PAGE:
The 1990 film, La Femme Nikita, aka Nikita, tells the story of the titular young woman’s (Anne Parillard) journey from drug addict to secret service agent and explores what it takes to be part of the world while maintaining a life-work balance. Luc Besson’s (The Professional) film is a stylised presentation of coming out of youthful aggression and into maturity and civilised life. It speaks of how there is a place for everyone in society even if we don’t recognise it, as suggested by Nikita, who is originally shown as an aggressive no-hoper, eventually working for the French secret service. The film also states that sometimes it takes other people to recognise the goodness in us, as represented Bob (Tchéky Karyo), Nikita’s handler, sparing Nikita from a death sentence because he recognised how she could channel her aggression into the role of assassin.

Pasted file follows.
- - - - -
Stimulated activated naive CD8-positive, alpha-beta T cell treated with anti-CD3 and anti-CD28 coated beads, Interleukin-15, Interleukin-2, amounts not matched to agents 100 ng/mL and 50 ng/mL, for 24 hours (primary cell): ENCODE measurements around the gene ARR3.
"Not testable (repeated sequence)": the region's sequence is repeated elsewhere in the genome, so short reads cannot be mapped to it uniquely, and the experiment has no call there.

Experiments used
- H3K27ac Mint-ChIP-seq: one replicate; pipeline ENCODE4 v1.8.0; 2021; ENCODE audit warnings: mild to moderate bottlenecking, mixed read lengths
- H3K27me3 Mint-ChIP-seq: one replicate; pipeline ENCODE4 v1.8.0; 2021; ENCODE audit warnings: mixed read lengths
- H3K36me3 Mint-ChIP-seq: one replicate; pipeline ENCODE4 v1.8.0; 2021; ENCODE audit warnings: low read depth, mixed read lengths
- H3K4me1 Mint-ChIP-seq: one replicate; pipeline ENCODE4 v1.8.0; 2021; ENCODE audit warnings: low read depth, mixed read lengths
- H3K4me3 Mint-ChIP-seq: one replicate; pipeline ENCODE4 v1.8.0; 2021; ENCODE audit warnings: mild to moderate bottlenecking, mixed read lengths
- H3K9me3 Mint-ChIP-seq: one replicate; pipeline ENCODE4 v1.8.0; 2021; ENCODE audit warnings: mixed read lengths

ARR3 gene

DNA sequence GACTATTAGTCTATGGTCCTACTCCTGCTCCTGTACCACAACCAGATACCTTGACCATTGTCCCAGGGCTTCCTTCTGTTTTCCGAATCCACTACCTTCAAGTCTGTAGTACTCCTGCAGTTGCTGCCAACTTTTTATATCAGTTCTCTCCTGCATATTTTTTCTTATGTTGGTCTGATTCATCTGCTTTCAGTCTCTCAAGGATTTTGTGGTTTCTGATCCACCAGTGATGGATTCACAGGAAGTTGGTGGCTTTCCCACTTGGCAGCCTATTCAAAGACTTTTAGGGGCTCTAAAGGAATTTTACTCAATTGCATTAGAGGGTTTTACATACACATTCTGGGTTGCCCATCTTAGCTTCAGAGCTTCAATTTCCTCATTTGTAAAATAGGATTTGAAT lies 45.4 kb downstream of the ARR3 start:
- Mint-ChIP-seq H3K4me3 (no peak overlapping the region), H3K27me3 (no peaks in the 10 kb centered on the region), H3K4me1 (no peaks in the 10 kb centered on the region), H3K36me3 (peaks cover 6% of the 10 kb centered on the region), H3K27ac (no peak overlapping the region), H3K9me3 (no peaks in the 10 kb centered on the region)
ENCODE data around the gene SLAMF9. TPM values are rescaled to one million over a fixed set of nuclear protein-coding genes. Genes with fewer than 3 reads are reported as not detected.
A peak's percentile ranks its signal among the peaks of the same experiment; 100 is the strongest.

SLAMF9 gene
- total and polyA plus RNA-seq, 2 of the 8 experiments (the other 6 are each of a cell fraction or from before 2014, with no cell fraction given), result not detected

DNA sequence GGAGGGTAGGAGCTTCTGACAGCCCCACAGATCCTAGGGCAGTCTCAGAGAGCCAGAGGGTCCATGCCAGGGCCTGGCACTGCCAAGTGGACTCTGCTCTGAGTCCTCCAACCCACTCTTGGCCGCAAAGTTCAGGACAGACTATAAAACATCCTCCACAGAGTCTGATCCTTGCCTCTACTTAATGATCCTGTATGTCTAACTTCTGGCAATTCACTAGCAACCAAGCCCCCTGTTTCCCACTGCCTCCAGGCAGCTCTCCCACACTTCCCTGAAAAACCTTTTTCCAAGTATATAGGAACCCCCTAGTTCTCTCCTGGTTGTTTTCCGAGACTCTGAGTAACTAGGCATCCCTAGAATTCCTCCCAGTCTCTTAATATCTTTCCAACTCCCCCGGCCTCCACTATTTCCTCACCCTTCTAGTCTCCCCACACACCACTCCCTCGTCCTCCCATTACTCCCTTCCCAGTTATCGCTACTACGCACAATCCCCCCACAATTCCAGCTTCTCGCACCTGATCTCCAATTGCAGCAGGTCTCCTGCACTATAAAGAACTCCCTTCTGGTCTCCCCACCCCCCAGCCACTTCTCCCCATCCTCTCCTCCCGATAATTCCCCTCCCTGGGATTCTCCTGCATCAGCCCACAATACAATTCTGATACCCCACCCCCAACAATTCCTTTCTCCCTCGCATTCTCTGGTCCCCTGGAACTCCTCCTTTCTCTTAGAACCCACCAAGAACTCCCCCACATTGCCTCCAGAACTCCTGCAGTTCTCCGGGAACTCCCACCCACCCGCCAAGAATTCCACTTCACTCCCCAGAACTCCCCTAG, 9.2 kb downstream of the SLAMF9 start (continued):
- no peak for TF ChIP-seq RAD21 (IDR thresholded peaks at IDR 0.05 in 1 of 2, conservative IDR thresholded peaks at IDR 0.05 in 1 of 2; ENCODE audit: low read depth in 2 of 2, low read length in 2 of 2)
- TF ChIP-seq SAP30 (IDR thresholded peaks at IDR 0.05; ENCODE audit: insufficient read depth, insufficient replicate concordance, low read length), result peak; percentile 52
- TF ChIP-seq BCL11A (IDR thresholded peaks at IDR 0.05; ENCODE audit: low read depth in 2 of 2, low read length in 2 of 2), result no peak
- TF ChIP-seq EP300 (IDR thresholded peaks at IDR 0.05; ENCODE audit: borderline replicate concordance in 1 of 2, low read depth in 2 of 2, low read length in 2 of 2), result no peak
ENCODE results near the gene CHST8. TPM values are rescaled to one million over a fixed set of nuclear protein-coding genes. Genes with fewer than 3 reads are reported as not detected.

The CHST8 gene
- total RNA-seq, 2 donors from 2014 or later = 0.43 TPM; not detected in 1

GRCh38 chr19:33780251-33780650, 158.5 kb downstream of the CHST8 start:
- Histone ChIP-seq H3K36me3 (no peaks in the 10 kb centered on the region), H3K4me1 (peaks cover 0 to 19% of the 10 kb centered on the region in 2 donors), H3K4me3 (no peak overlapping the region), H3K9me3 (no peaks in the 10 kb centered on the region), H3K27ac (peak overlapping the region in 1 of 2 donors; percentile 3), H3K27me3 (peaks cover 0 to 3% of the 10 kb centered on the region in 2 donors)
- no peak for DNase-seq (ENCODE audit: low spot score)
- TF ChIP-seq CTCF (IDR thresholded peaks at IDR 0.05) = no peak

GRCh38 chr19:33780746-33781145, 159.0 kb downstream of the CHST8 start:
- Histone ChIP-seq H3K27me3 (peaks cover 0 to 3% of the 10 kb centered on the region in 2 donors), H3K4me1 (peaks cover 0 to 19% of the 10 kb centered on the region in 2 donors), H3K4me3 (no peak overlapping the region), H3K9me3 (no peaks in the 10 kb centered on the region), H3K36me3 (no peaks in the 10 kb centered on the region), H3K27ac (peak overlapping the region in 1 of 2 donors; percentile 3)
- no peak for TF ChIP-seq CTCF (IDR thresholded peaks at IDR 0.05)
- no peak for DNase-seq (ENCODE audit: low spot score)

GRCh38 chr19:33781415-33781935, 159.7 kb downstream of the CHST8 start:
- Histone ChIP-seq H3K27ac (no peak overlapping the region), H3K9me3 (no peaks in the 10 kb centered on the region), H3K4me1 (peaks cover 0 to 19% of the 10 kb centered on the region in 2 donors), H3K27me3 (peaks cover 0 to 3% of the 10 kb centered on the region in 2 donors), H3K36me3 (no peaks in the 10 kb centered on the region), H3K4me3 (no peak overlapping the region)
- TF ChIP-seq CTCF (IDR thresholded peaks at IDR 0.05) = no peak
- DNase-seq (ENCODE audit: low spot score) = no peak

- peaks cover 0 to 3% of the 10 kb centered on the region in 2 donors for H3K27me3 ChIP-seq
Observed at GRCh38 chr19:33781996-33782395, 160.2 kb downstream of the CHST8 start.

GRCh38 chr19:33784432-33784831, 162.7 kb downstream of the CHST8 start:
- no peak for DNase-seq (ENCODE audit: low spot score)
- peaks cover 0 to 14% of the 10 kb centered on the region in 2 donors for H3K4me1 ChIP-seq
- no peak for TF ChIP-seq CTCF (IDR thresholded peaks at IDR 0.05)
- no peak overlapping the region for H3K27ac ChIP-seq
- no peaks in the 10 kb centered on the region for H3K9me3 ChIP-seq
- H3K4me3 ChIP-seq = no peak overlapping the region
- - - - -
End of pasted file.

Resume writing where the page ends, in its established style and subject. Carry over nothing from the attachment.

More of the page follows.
Eric Serra (Goldeneye) provides a stylistic, electronic score for the film, using cool beats and warm synths to accentuate the film’s drama and action.
The film plays on the concept of the femme fatale archetype, making Nikita, the central protagonist, fill this role instead of being a character who tempts the protagonist.
Unfortunately, the ending leaves audiences with numerous questions and while this can be a good thing in stories, in this case, the questions concern plot holes. Fortunately, they aren’t big enough to ruin the film.
With its high impact action sequences, emotional intensity, and character driven drama, La Femme Nikita is a visually, aurally, and narratively stylistic film that I recommend.